Thomas B. Edsall | ‘Lean Into It. Lean Into the Culture War.’ – The New York Times

Mr. Edsall contributes a weekly column from Washington, D.C., on politics, demographics and inequality.

“Should responsibility for the rampant polarization that characterizes American politics today be laid at the feet of liberals or conservatives? I posed that question to my friend Bill Galston, a senior fellow at Brookings and a columnist at The Wall Street Journal.

He emailed me his reply:

It is fair to say that the proponents of cultural change have been mostly on offense since Brown v. the Board of Education, while the defenders of the status quo have been on defense.

Once the conflict enters the political arena, though, other factors come into play, Galston argues:

Intensity makes a huge difference, and on many of the cultural issues, including guns and immigration, the right is more intense than the left.”

David Lindsay: Good piece, and good comments. Here are two I really liked.

RRockySeattle9h ago

Jacob Hacker has the essence of it: “It strains credulity to argue that Democrats have been pushing culture-war issues more than Republicans. It’s mostly Republican elites who have accentuated these issues to attract more and more working-class white voters even as they pursue a plutocratic economic agenda that’s unpopular among those voters.” The culture war is a mostly manufactured and manipulated divisiveness, handy to distract the populace from the wholesale economic looting of the country by the 1%. And though its roots in modern times go back to Joe McCarthy’s demagoguery, it really got fed by the onset of Reaganism and the Reagan Restoration (of the plutocracy). Reagan’s right-wing business patrons were very happy to utilize his fearmongering and racebaiting B-actor’s shtick in their seizure of power over the last half-century (while witless or craven “Democratic” neoliberals either stood down or acted complicitly).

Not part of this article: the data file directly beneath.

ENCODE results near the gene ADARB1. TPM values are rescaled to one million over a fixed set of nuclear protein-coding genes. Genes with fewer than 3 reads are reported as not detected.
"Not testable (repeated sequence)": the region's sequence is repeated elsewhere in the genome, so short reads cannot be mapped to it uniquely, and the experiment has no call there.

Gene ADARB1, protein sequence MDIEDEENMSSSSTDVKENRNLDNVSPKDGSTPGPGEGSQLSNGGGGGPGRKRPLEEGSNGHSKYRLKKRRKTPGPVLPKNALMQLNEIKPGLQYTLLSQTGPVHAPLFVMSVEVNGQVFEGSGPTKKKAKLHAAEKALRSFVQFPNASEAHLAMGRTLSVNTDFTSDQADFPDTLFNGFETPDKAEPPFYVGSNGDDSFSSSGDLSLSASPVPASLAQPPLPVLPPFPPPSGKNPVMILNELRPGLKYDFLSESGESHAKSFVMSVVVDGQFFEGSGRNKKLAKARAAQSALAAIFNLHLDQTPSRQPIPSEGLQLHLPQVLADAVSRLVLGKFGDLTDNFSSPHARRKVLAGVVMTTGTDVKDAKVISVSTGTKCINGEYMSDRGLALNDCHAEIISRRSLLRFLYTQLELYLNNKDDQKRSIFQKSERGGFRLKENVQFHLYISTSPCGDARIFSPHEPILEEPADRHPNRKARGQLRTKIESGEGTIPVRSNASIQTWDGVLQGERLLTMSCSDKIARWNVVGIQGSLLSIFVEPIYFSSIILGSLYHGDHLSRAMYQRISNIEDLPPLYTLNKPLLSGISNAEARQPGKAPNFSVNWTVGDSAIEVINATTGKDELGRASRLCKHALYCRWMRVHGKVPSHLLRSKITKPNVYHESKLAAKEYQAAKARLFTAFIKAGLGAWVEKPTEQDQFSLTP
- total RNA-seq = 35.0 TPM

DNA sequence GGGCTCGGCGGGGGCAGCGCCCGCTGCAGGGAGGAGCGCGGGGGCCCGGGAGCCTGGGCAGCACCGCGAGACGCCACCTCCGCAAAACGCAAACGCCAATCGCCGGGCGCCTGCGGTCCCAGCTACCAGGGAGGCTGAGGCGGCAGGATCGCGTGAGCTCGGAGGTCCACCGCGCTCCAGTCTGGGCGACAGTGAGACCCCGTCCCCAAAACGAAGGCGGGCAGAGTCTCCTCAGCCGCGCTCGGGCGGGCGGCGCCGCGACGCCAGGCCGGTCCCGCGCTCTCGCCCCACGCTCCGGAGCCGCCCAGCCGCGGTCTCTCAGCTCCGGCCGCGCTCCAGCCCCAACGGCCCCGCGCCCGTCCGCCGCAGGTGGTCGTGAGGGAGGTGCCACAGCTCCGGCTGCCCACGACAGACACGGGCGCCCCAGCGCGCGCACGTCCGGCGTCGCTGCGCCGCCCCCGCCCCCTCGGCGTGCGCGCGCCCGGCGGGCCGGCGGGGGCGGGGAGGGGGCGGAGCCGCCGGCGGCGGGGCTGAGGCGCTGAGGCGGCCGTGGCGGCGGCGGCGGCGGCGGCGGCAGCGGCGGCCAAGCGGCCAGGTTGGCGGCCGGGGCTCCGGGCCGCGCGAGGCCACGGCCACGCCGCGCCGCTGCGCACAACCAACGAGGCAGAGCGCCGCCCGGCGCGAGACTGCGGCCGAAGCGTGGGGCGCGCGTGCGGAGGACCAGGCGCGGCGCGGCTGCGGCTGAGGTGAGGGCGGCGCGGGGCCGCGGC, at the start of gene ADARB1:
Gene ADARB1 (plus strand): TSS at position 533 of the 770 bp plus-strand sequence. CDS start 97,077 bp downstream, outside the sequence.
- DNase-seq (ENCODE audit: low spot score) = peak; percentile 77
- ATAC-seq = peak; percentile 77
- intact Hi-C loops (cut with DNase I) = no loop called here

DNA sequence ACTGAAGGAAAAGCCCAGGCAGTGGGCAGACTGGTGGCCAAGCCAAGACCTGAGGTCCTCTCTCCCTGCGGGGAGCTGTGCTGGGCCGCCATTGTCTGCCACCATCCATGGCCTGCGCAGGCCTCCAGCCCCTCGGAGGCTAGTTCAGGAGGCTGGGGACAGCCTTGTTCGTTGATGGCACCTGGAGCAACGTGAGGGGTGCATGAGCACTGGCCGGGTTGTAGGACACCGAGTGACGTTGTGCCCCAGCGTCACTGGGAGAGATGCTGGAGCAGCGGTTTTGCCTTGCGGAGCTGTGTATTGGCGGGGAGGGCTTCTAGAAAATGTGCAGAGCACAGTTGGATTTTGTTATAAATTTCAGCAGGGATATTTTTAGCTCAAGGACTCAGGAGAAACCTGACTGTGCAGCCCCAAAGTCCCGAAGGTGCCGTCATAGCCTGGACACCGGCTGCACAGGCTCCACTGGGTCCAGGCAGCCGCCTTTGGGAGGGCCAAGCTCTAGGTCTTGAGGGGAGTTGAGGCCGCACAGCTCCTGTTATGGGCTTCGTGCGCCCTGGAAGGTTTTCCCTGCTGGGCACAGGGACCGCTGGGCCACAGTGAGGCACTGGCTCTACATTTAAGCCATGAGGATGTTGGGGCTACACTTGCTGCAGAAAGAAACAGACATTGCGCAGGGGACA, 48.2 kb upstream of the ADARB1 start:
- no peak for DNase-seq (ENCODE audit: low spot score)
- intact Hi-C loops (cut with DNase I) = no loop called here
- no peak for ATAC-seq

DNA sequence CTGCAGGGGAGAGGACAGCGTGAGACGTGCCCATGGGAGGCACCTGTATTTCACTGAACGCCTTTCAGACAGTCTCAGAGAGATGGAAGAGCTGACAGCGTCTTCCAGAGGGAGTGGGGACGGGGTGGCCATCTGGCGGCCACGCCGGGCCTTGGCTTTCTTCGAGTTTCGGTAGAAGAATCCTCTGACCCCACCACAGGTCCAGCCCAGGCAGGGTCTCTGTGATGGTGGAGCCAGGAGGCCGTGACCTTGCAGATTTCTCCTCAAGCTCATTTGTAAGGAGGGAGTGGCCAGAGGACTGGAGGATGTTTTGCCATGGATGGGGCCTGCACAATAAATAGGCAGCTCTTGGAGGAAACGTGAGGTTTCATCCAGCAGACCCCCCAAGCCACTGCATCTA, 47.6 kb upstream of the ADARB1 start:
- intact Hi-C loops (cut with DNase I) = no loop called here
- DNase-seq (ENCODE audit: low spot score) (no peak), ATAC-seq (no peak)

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AAaron BertramUtah5h agoTimes Pick

I’m less concerned about whether Democrats have moved further to the left than Republicans have to the right (though the idea is laughable to me when we have no livable minimum wage, no universal healthcare and no universal childcare). What concerns me more is that the right is moving further away from the truth. The fountain of lies issuing from the ex-president, members of Congress and Fox News personalities has no parallel anywhere else on the political spectrum and is paralyzing our ability to cope with present and looming crises.